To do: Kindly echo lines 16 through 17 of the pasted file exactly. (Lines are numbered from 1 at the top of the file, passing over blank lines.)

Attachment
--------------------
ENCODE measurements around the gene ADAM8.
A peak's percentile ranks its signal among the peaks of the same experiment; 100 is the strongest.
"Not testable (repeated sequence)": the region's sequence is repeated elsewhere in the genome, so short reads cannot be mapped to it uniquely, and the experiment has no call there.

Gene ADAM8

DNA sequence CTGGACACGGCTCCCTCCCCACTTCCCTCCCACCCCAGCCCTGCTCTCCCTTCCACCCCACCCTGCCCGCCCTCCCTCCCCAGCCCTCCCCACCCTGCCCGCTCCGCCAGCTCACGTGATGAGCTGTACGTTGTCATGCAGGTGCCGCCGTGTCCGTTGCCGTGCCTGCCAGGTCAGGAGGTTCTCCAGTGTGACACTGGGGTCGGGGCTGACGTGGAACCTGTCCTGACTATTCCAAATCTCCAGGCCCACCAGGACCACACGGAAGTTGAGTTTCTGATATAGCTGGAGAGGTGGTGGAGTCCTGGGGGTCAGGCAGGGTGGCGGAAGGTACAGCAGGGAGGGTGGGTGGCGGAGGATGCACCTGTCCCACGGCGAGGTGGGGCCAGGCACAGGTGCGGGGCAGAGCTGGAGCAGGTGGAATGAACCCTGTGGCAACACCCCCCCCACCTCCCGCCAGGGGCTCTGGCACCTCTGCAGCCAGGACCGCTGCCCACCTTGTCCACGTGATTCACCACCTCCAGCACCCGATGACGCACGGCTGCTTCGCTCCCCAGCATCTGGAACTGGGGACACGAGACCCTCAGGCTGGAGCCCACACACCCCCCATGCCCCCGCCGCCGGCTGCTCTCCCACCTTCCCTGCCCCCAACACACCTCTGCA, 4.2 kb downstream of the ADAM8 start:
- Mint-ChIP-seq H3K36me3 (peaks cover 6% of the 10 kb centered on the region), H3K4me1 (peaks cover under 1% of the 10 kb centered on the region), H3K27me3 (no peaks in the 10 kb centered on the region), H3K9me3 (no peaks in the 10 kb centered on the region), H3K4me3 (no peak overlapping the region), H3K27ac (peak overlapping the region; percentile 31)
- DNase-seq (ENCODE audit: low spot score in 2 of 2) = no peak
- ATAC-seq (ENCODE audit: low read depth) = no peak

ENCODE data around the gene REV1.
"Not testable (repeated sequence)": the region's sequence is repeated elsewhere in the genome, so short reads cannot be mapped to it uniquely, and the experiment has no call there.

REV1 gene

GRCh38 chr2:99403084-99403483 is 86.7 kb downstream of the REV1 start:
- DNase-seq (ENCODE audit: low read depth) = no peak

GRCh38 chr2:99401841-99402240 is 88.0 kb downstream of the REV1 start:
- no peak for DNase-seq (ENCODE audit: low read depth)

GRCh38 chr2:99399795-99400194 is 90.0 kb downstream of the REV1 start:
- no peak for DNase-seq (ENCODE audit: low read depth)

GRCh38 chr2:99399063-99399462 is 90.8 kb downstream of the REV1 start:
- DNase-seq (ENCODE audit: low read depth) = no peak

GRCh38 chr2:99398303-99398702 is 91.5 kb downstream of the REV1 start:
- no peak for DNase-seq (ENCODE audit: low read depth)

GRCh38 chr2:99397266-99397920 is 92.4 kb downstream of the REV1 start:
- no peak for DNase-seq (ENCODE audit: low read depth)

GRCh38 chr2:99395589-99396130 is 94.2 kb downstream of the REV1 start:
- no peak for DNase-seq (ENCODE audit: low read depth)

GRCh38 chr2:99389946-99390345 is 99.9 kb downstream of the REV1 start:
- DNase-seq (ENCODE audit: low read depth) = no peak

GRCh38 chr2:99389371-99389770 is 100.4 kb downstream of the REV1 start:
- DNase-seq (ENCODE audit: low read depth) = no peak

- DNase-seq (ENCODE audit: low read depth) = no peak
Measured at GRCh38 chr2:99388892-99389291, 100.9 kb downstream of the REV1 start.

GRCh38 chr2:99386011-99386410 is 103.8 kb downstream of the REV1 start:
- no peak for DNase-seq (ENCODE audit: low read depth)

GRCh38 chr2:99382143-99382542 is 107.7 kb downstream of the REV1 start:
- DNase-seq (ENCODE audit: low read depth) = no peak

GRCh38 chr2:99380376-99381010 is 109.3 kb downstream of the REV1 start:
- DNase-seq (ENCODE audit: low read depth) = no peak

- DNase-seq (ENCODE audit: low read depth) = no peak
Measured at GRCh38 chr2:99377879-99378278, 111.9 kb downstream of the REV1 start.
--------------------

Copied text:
GRCh38 chr2:99399795-99400194 is 90.0 kb downstream of the REV1 start:
- no peak for DNase-seq (ENCODE audit: low read depth)